So I guess the ultimate question is, did you buy this car to have a reliable daily driver, or did you purchase it because it was fun to drive and would probably require the normal maintainance for a 12+ year old car of any make?

The choice is yours! But before giving up on the car, be sure to list it on this BB to find a buyer that would enjoy the car for what it is!
 

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The 164's are currently in the "old car" stage, where the problems become more important than the long term goal of keeping these cars on the road.
Very good points in this post!

I was out visiting a specialist the other day and I happened to mention that while my 164 was driving pretty well, the inlet valve seals/guides were giving puffs of smoke every now and then, and there were multiple oil leaks that would need the engine out to solve, plus the heavy clutch. I said I just wasn't sure if it was worthwhile doing all this work.

Then we noticed a smart but not exceptional 1969 FIAT 125 saloon sitting in the driveway. It was fully-functional and being enjoyed by its owner as quite an unusual classic with a throaty twin-cam and five-speed gearbox. I realised that when it was 16 years old in 1985 (and possibly earlier), someone was faced with the dilemma that I have now; shall we do this major work, or shall we leave it?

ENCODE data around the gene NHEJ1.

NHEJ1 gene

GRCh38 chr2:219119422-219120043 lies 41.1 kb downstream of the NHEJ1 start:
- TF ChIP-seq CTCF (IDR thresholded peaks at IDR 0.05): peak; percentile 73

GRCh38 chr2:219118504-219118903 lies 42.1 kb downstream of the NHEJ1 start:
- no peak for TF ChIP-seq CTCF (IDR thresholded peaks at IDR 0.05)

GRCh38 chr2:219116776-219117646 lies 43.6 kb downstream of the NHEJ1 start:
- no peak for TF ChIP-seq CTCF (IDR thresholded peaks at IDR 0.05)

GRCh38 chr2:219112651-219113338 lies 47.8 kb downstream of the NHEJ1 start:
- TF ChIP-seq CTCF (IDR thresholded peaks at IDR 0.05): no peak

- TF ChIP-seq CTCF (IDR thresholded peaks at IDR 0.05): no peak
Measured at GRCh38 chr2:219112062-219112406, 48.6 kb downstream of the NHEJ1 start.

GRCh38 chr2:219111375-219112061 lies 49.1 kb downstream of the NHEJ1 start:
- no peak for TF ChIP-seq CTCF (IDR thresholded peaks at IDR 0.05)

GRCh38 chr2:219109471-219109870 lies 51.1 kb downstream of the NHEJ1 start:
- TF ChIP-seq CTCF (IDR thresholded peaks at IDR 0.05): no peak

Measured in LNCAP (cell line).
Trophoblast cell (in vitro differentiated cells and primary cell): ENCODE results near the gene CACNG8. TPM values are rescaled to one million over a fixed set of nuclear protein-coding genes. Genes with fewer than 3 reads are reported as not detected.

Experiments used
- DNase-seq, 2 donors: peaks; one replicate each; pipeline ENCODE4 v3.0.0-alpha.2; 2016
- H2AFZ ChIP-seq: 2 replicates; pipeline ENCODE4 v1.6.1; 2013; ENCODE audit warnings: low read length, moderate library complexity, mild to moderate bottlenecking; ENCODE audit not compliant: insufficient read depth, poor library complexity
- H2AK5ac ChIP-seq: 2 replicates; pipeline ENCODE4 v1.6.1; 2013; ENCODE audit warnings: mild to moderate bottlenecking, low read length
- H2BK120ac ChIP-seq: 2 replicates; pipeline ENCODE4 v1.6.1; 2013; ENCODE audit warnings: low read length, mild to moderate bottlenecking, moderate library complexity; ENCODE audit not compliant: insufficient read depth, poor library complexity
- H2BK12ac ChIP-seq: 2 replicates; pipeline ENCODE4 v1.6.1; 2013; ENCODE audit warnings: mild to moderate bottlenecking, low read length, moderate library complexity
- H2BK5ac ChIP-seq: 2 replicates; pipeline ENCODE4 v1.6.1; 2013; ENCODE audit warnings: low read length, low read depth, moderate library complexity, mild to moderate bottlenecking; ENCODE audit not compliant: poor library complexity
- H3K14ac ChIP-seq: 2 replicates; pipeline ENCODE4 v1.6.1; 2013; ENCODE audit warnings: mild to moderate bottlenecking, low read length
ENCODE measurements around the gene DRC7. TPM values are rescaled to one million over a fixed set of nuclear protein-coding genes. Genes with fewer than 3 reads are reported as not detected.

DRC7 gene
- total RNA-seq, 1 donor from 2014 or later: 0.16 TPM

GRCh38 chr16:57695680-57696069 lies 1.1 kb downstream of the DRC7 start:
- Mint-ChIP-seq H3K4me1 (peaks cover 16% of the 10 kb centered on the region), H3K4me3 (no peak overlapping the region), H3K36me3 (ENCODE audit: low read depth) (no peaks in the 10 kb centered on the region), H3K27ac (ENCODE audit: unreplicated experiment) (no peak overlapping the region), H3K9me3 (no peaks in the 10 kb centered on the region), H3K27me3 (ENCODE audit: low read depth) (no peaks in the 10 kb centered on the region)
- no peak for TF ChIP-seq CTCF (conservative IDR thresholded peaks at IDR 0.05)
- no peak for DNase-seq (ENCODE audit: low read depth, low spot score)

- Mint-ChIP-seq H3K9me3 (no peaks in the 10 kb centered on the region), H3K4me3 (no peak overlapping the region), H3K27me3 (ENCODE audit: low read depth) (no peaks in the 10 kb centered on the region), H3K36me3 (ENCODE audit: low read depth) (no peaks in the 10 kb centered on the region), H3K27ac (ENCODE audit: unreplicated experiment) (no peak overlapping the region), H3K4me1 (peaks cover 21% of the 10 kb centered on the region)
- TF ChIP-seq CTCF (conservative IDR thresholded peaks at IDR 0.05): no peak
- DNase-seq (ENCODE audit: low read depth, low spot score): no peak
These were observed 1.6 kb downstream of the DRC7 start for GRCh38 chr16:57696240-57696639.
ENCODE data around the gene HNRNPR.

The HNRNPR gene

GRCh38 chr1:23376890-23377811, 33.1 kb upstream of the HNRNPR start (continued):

Someone took the initiative and as a result, 22 years later, the 125 is still around to be enjoyed. Perhaps it's time we started thinking about preserving the 164s as well.

Meanwhile, and to provide transport when my 164 is to be off the road, today I've just bought a distant cousin of the 164, twice-removed - a 2001 FIAT Punto Sporting, in bright yellow. 1242cc of power (85bhp) and a CVT transmission. This could pass as a new car in most eyes yet cost only a fifth of the new-car price (about AUS$4200). You get your usual catalytic convertors/ABS/airbags/air conditioning as well. It's a genuine FIAT too - nippy and bouncy with handling that rewards being driven hard (it's disconcertingly unstable when cruised gently like I would drive my 164!)

So I guess what I'm saying is that if you want a newer car, buy something cheap like I did, and then appreciate the 164 even more ;)

-Alex
 

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Very good points in this post!

I was out visiting a specialist the other day and I happened to mention that while my 164 was driving pretty well, the inlet valve seals/guides were giving puffs of smoke every now and then, and there were multiple oil leaks that would need the engine out to solve, plus the heavy clutch. I said I just wasn't sure if it was worthwhile doing all this work.